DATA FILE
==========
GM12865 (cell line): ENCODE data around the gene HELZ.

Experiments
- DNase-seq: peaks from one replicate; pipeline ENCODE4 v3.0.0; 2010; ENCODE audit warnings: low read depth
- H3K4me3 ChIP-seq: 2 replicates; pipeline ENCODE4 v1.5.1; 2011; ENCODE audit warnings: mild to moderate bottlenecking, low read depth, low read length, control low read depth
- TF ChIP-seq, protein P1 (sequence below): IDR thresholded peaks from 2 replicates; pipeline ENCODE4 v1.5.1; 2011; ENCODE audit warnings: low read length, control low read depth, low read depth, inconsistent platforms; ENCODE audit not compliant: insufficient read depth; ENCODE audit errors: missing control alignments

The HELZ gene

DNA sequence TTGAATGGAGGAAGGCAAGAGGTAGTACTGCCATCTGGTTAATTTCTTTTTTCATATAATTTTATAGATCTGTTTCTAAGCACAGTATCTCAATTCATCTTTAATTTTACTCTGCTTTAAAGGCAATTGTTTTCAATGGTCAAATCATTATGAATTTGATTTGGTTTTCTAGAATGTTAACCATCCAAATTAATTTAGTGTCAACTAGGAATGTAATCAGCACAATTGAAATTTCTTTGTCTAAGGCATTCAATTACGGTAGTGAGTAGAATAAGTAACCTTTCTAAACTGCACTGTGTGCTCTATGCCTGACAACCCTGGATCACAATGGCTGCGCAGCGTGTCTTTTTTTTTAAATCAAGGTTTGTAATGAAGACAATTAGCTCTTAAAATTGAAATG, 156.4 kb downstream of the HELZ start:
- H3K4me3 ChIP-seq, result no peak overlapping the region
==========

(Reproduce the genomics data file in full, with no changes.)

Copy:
GM12865 (cell line): ENCODE data around the gene HELZ.

Experiments
- DNase-seq: peaks from one replicate; pipeline ENCODE4 v3.0.0; 2010; ENCODE audit warnings: low read depth
- H3K4me3 ChIP-seq: 2 replicates; pipeline ENCODE4 v1.5.1; 2011; ENCODE audit warnings: mild to moderate bottlenecking, low read depth, low read length, control low read depth
- TF ChIP-seq, protein P1 (sequence below): IDR thresholded peaks from 2 replicates; pipeline ENCODE4 v1.5.1; 2011; ENCODE audit warnings: low read length, control low read depth, low read depth, inconsistent platforms; ENCODE audit not compliant: insufficient read depth; ENCODE audit errors: missing control alignments

The HELZ gene

DNA sequence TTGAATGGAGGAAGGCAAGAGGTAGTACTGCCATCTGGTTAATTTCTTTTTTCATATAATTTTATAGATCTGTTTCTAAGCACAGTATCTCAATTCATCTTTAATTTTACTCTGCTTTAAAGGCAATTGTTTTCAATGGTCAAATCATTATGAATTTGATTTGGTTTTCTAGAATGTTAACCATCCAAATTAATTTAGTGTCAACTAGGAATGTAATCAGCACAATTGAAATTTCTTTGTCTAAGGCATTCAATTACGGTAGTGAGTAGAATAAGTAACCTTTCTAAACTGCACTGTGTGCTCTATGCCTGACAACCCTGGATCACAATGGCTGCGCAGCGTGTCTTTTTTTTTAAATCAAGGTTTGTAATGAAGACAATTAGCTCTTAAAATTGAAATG, 156.4 kb downstream of the HELZ start:
- H3K4me3 ChIP-seq, result no peak overlapping the region